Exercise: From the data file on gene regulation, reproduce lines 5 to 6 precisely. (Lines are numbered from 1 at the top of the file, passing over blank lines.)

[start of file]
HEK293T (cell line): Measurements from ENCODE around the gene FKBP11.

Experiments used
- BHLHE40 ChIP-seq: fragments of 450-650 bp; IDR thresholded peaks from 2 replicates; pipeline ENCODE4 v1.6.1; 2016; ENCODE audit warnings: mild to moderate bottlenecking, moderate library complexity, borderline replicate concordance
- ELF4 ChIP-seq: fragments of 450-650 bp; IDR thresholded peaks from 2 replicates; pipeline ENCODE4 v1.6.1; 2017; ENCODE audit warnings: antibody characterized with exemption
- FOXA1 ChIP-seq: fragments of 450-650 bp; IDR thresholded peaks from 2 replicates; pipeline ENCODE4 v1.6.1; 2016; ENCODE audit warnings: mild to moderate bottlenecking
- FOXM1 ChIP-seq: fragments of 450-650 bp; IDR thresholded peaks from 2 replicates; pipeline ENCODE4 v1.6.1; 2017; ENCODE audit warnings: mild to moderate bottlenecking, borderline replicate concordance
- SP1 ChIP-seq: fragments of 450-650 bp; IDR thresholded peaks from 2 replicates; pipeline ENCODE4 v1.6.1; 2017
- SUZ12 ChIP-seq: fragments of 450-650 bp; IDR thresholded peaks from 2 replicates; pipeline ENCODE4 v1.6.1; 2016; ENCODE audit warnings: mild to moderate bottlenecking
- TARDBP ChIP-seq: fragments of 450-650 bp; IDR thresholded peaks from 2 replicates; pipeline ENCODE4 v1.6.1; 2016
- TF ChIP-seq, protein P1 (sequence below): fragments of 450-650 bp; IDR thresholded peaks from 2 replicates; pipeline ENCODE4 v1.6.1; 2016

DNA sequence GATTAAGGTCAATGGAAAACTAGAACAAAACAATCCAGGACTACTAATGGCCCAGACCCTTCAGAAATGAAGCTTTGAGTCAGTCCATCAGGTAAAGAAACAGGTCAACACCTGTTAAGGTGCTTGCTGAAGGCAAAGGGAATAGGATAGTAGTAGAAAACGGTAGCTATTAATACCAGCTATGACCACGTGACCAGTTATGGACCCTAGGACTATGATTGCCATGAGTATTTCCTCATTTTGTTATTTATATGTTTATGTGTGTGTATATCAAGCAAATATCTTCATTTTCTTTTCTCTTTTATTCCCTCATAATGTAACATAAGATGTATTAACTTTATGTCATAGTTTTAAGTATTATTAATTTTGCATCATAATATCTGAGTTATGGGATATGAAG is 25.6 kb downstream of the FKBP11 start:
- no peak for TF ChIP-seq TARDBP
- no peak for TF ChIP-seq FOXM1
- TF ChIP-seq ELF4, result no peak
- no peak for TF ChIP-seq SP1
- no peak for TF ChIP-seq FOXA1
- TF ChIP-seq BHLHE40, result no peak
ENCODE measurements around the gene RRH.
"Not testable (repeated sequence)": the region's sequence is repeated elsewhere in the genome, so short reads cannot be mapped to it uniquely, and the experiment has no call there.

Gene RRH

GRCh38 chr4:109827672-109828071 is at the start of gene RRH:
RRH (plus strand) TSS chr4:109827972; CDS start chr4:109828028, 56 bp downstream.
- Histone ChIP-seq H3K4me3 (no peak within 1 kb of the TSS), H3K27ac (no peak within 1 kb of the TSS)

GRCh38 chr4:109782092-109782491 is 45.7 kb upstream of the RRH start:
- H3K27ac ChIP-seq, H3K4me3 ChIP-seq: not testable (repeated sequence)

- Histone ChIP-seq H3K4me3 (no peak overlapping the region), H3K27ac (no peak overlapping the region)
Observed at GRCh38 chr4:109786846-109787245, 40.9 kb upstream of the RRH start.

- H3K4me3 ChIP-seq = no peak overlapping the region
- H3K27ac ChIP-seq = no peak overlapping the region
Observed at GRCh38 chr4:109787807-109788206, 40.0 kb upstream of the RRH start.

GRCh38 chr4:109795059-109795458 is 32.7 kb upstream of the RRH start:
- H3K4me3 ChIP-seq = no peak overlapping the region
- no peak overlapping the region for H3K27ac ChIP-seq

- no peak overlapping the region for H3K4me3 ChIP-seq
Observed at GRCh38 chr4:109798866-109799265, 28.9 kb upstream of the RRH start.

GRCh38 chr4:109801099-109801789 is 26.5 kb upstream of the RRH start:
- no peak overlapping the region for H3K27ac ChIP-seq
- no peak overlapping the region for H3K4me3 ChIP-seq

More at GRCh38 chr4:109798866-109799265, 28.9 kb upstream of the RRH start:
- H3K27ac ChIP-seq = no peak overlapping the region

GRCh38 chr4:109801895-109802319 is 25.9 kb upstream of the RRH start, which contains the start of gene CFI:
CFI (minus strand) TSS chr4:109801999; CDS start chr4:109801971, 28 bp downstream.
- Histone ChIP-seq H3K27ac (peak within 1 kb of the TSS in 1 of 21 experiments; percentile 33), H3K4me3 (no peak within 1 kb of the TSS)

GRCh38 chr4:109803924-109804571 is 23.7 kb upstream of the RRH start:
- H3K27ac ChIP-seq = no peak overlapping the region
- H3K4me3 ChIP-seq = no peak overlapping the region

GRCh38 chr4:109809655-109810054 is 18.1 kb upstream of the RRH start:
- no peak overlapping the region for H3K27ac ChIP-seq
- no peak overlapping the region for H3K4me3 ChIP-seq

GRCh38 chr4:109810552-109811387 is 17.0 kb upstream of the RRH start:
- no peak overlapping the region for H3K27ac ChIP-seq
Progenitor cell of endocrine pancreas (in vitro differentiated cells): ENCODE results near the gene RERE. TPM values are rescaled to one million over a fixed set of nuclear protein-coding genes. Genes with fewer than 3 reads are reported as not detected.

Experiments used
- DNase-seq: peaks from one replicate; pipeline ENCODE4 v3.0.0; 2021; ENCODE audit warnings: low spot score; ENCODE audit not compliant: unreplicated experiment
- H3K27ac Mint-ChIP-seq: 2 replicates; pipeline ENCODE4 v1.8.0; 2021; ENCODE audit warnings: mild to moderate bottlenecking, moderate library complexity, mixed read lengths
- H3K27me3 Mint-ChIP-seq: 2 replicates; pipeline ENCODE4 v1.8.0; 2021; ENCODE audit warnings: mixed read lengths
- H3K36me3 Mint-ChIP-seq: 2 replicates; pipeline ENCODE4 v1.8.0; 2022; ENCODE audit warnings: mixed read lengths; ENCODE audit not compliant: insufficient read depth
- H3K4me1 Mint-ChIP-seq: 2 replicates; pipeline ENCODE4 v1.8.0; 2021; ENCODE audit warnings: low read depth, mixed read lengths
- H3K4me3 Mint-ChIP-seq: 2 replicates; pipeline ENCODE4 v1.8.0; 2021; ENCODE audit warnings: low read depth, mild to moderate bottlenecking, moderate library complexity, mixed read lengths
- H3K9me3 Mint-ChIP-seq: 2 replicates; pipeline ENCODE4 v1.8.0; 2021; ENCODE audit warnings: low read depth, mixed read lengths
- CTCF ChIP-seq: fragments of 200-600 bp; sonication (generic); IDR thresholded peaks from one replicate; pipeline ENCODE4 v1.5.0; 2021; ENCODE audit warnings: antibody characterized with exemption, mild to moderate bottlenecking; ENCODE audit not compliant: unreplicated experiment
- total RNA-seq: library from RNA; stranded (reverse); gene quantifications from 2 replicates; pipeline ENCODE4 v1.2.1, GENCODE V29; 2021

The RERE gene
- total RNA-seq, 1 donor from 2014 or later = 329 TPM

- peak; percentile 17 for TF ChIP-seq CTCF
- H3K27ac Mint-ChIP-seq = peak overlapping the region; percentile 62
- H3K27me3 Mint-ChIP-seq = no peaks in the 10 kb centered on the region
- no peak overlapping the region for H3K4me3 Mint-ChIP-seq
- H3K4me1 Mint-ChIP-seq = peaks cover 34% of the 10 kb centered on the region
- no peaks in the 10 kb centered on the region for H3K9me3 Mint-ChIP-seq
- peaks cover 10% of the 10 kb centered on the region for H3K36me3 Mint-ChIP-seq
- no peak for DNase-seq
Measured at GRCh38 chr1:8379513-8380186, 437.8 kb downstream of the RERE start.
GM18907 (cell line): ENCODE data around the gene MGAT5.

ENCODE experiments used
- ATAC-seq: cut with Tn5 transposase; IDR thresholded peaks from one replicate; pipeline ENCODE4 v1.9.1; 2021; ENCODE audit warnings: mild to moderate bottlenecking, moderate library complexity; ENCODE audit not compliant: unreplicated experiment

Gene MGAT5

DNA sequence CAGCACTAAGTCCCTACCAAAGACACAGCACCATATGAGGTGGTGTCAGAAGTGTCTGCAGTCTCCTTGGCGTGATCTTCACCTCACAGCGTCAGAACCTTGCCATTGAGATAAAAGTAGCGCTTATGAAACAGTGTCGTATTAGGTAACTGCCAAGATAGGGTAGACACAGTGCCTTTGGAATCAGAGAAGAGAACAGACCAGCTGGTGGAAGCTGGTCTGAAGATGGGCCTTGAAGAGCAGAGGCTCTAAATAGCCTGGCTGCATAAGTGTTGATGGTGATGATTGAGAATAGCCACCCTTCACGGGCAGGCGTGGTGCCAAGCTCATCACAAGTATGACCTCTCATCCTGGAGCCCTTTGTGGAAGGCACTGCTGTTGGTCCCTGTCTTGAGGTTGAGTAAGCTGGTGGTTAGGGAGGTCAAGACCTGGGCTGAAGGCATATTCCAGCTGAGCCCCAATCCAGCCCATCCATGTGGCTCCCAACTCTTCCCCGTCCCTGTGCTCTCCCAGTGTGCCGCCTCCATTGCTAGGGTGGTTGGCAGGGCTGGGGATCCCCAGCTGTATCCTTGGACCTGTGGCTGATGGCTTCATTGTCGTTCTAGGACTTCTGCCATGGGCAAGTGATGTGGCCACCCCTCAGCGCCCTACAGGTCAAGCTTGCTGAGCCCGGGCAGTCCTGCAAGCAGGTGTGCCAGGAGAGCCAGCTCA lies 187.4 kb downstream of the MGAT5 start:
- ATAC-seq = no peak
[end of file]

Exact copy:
- FOXA1 ChIP-seq: fragments of 450-650 bp; IDR thresholded peaks from 2 replicates; pipeline ENCODE4 v1.6.1; 2016; ENCODE audit warnings: mild to moderate bottlenecking
- FOXM1 ChIP-seq: fragments of 450-650 bp; IDR thresholded peaks from 2 replicates; pipeline ENCODE4 v1.6.1; 2017; ENCODE audit warnings: mild to moderate bottlenecking, borderline replicate concordance